Umberto Eco (born 5 January 1932, died on 19 February 2016) was an Italian semiotician, essayist, philosopher, literary critic, and novelist.
Graduated in philosophy in 1954, he dedicated most of his life to the study of the Medieval Culture and Philosophy, laying the foundations for his fictional works. He became popular for his groundbreaking 1980 novel The Name of the Rose, which 1986 in was transposed into a movie starring Sean Connery by Jean-Jacques Annaud. The novel was based on an intellectual mystery combining semiotics in fiction, biblical analysis, medieval studies and literary theory. He has since written further novels, including Foucault’s Pendulum and Baudolino. His most recent novel, Numero Zero, was released in 2015.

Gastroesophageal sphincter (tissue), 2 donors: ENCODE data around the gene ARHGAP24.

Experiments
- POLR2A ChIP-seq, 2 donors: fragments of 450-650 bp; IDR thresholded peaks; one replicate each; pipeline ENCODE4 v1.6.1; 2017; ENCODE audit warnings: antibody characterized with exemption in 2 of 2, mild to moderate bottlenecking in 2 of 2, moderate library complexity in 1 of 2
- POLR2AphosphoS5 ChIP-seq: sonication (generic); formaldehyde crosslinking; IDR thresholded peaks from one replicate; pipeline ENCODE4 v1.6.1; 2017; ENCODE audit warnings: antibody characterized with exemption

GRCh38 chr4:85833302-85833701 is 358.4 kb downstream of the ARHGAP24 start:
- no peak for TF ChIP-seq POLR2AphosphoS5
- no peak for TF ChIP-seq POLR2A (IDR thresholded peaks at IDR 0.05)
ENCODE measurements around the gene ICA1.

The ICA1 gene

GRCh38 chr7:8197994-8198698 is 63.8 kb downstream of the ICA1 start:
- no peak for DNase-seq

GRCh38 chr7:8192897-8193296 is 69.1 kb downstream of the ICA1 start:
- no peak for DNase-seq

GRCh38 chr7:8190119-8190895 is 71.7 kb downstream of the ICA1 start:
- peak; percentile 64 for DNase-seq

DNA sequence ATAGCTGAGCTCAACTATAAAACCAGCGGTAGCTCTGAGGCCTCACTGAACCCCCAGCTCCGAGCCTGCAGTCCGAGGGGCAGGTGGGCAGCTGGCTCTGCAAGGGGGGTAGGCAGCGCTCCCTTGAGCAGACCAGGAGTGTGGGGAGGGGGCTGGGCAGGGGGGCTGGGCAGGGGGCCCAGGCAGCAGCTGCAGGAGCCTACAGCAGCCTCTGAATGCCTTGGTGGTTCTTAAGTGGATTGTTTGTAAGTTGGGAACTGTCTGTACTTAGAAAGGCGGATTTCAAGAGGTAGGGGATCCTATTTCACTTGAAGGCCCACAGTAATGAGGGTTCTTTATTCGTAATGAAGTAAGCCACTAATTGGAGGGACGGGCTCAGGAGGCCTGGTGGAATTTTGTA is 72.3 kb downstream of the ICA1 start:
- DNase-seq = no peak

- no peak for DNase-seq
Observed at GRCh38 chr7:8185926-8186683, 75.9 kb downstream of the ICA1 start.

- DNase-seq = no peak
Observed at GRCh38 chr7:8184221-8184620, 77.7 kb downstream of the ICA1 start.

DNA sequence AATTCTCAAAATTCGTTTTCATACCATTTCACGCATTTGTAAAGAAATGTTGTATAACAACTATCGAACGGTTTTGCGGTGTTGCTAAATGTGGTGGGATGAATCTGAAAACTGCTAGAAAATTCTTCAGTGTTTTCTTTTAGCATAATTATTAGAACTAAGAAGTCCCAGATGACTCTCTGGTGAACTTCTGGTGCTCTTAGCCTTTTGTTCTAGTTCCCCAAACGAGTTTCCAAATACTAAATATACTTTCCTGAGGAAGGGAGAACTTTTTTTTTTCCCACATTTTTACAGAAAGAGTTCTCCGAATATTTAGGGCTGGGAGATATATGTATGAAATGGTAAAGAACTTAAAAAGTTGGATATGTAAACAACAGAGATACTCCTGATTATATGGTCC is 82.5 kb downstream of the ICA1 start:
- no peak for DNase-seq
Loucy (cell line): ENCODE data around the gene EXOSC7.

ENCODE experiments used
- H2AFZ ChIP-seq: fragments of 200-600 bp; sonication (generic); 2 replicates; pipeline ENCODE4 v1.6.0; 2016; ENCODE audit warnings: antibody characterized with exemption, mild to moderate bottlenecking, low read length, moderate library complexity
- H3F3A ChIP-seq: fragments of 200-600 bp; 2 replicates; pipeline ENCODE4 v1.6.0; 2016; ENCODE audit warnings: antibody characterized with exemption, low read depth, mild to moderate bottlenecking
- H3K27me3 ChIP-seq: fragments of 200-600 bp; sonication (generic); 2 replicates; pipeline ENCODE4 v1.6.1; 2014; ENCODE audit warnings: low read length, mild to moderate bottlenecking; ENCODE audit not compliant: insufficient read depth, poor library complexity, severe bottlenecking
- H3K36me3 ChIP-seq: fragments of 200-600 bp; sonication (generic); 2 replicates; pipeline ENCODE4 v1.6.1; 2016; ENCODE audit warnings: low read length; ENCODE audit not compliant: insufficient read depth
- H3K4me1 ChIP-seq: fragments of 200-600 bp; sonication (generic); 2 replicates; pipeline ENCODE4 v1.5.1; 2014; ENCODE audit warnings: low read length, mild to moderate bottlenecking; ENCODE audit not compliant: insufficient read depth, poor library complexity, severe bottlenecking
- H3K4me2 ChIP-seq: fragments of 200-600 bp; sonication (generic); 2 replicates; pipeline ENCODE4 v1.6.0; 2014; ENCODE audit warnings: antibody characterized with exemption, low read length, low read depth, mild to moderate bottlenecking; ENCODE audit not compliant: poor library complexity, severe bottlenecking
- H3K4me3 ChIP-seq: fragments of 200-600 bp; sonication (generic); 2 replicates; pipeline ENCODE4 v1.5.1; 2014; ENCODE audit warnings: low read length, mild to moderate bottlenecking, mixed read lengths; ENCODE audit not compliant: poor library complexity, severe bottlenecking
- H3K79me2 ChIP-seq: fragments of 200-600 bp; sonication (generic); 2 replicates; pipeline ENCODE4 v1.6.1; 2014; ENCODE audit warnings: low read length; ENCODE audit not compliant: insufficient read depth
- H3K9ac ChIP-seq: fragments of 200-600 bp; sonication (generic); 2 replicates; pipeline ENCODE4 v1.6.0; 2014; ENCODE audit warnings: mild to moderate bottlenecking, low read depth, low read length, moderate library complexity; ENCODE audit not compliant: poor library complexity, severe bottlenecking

As a semiotician, in 1988 he founded the Communication Department at the University of the Republic of San Marino and he is considered one of the fathers of the communication studies in Italy. Since 1975 he was Professor of Semiotics at the Alma Mater Studiorum – Università di Bologna, the most ancient University in Europe.
Around the end of the 50s, after his experience in RAI, the Italian national television, he started to write about mass media and mass culture, publishing many articles which were later collected in Misreadings (original title, Diario minimo) and Apocalypse Postponed (original title, Apocalittici e Integrati).
Since the late 60s he dedicated his studies to semiotics, narratology, and literature. Some of his most remarkable works in this fields include Lector in fabula and Six Walks in the Fictional Woods.